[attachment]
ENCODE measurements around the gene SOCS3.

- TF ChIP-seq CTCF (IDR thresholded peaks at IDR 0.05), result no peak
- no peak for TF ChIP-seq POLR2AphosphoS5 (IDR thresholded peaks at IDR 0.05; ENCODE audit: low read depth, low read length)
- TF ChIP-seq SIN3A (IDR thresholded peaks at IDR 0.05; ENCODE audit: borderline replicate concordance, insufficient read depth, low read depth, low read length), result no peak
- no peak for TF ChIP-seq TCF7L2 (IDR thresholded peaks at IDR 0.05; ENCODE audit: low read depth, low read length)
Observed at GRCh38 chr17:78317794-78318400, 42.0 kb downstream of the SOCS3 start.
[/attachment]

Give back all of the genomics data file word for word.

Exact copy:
ENCODE measurements around the gene SOCS3.

- TF ChIP-seq CTCF (IDR thresholded peaks at IDR 0.05), result no peak
- no peak for TF ChIP-seq POLR2AphosphoS5 (IDR thresholded peaks at IDR 0.05; ENCODE audit: low read depth, low read length)
- TF ChIP-seq SIN3A (IDR thresholded peaks at IDR 0.05; ENCODE audit: borderline replicate concordance, insufficient read depth, low read depth, low read length), result no peak
- no peak for TF ChIP-seq TCF7L2 (IDR thresholded peaks at IDR 0.05; ENCODE audit: low read depth, low read length)
Observed at GRCh38 chr17:78317794-78318400, 42.0 kb downstream of the SOCS3 start.